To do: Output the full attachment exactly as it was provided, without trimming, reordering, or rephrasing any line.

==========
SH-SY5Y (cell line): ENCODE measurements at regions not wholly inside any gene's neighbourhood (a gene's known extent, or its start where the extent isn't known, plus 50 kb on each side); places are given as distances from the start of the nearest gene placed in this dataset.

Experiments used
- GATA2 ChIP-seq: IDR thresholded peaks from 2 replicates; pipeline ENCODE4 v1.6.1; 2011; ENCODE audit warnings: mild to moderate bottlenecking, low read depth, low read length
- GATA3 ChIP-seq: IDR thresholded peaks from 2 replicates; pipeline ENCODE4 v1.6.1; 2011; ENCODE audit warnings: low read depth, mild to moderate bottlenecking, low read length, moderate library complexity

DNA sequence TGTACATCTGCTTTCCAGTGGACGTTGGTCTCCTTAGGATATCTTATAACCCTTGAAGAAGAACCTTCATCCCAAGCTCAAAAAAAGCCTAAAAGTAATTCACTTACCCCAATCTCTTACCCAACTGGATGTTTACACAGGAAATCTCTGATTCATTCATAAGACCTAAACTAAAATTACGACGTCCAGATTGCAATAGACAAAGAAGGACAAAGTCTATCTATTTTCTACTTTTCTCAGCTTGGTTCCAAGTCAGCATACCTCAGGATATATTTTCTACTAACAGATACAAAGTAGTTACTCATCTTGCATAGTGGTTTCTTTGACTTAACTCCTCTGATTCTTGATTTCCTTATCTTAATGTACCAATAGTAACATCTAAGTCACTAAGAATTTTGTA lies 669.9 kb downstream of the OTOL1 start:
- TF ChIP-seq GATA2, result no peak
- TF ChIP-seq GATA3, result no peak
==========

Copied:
SH-SY5Y (cell line): ENCODE measurements at regions not wholly inside any gene's neighbourhood (a gene's known extent, or its start where the extent isn't known, plus 50 kb on each side); places are given as distances from the start of the nearest gene placed in this dataset.

Experiments used
- GATA2 ChIP-seq: IDR thresholded peaks from 2 replicates; pipeline ENCODE4 v1.6.1; 2011; ENCODE audit warnings: mild to moderate bottlenecking, low read depth, low read length
- GATA3 ChIP-seq: IDR thresholded peaks from 2 replicates; pipeline ENCODE4 v1.6.1; 2011; ENCODE audit warnings: low read depth, mild to moderate bottlenecking, low read length, moderate library complexity

DNA sequence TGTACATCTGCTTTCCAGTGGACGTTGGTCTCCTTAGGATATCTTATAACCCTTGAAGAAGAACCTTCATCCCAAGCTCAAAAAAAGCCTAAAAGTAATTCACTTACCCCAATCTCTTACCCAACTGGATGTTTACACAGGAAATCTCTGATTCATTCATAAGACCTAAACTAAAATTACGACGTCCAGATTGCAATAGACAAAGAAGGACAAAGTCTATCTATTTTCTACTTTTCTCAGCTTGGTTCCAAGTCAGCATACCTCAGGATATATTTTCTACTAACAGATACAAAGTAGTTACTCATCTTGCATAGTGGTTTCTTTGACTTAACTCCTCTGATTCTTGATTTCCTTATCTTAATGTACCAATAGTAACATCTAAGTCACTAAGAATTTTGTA lies 669.9 kb downstream of the OTOL1 start:
- TF ChIP-seq GATA2, result no peak
- TF ChIP-seq GATA3, result no peak